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Opening the Doors of WonderReflections on Religious Rites of Passage$
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Arthur Magida

Print publication date: 2006

Print ISBN-13: 9780520245457

Published to California Scholarship Online: May 2012

DOI: 10.1525/california/9780520245457.001.0001

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PRINTED FROM CALIFORNIA SCHOLARSHIP ONLINE (www.california.universitypressscholarship.com). (c) Copyright University of California Press, 2021. All Rights Reserved. An individual user may print out a PDF of a single chapter of a monograph in CALSO for personal use.date: 26 September 2021

Allah is One

Allah is One

Chapter:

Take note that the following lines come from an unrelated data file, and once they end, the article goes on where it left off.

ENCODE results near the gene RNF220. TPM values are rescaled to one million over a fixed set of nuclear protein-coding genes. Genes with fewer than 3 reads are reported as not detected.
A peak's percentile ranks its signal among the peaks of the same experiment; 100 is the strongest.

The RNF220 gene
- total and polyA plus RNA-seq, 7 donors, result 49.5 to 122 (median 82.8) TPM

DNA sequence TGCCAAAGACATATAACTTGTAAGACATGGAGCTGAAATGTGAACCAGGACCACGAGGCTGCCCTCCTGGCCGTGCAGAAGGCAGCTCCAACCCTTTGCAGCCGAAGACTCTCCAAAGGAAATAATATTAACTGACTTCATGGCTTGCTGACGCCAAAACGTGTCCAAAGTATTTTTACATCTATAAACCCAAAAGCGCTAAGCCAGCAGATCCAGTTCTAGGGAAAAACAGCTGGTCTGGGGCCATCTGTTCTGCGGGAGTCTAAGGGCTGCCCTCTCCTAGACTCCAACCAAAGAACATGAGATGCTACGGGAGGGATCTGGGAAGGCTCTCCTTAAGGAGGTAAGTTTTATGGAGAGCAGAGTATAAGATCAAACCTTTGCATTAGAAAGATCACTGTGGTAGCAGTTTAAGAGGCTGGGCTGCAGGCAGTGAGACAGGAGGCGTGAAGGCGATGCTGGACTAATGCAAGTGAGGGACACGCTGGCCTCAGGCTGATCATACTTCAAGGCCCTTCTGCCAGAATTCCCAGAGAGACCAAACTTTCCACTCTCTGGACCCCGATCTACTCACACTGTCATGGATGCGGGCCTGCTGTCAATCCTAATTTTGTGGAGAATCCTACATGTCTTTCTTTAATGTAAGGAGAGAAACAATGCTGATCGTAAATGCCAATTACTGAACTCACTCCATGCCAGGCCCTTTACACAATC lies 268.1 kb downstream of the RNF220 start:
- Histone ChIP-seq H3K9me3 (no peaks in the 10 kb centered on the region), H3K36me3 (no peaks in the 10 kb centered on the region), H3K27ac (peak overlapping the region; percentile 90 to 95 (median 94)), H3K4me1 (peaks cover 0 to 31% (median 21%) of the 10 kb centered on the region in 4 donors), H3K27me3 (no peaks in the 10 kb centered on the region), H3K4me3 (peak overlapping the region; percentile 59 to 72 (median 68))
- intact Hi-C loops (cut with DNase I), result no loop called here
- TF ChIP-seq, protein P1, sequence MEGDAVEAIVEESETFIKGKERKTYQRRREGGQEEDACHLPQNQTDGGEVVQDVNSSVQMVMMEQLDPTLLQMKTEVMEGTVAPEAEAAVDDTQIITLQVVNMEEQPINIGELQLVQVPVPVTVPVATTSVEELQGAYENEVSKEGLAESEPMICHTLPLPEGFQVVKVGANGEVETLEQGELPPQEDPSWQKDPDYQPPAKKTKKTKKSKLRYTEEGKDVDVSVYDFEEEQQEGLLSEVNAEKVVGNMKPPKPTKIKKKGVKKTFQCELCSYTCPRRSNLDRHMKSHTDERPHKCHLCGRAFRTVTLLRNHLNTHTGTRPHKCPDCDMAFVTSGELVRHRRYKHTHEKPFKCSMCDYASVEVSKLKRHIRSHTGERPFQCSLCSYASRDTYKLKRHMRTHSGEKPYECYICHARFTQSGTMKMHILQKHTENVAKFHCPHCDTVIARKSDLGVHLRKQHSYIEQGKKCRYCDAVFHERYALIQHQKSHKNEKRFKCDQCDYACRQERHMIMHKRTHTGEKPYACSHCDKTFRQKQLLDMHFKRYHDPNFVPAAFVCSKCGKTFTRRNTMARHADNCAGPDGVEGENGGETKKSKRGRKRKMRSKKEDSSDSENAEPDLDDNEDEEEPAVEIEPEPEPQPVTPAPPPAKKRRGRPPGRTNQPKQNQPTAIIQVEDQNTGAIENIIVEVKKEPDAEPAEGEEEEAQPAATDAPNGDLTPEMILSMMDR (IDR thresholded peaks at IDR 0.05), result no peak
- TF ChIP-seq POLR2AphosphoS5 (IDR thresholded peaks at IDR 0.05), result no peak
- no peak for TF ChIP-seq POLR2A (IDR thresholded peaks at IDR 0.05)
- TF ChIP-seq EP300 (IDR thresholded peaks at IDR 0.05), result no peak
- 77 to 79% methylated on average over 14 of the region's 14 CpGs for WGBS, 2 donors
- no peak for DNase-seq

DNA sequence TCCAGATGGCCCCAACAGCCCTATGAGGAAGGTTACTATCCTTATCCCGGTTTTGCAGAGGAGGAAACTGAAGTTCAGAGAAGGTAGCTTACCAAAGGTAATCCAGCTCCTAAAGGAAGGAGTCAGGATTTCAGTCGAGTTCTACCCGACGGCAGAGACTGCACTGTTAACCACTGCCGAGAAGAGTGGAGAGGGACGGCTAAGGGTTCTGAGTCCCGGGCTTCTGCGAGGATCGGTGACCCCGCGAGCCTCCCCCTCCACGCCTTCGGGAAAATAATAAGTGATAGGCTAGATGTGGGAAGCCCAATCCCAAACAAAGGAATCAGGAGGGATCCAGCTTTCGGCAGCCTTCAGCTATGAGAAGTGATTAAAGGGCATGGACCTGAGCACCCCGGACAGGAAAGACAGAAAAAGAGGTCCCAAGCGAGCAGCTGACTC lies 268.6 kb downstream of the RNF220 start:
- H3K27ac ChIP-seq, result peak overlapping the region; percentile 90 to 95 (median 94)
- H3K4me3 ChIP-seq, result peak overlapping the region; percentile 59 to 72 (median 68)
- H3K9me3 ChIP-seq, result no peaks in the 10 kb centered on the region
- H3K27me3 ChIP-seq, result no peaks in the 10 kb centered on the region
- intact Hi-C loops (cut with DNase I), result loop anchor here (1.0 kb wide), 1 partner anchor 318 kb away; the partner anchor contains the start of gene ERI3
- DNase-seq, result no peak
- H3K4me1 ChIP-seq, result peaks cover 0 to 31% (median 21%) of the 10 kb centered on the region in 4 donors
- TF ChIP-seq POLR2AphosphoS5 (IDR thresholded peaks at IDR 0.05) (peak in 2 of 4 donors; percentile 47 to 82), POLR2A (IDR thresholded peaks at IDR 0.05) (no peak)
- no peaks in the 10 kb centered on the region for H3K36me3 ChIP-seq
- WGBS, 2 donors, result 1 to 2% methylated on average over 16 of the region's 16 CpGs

(p.223) 20 Allah is One
Source:
Opening the Doors of Wonder
Author(s):

Arthur J. Magida

Publisher:
University of California Press
DOI:10.1525/california/9780520245457.003.0022

This chapter explores the rites of passages in Islam, which has the fewest life cycle events and the most minimally decorated houses of worship. This minimalism is spiritually functional, with no intermediary between Muslims and God and no images of God in which to take refuge or that might trigger speculations about personality quirks of Allah. However, Islam is not void of rites of passage. During the aqiqah ceremony, the head of a two-week-old baby is shaved, and the equivalent weight in silver or gold is given to charity. For some Muslims, another event could plausibly be called a rite of passage: leading services at their mosque, often at a young age. Everyone goes through a rite of passage differently in Islam, and at different times in their lives. It's all very fluid, but it almost always involves going to the mosque and feeling that you are part of the umma, the world community; learning the Qur'an; and speaking the language.

Keywords:   Islam, Muslims and God, aqiqah ceremony, Allah, umma, Qur'an

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